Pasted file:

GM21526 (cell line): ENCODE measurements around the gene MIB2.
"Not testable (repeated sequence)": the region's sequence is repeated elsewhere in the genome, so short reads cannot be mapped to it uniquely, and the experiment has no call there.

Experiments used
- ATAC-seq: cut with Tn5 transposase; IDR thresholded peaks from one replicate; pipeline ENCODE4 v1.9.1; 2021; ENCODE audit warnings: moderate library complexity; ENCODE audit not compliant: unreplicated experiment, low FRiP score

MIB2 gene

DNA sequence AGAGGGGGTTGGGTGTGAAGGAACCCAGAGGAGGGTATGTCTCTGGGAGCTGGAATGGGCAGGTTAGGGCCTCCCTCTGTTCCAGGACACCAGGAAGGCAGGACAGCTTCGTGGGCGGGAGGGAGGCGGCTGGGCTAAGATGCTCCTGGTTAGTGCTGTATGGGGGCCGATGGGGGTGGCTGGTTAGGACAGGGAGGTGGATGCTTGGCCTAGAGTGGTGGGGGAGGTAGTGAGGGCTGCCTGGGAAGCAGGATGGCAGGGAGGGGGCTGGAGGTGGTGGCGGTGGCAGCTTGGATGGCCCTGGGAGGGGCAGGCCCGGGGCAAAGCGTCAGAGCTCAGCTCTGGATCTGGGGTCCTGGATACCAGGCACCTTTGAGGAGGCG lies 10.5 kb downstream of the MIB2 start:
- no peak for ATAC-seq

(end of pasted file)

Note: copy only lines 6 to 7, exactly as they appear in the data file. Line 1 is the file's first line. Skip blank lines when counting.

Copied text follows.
DNA sequence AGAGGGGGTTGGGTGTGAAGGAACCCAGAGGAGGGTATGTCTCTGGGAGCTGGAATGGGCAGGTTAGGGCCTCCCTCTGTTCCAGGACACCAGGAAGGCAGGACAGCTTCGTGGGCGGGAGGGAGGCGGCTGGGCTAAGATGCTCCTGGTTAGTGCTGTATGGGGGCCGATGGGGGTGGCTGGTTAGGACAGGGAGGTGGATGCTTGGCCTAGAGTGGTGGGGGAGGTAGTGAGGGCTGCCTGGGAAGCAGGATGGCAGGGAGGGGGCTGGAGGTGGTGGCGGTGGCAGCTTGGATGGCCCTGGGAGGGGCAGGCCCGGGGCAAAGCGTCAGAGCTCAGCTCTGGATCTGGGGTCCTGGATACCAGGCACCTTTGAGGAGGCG lies 10.5 kb downstream of the MIB2 start:
- no peak for ATAC-seq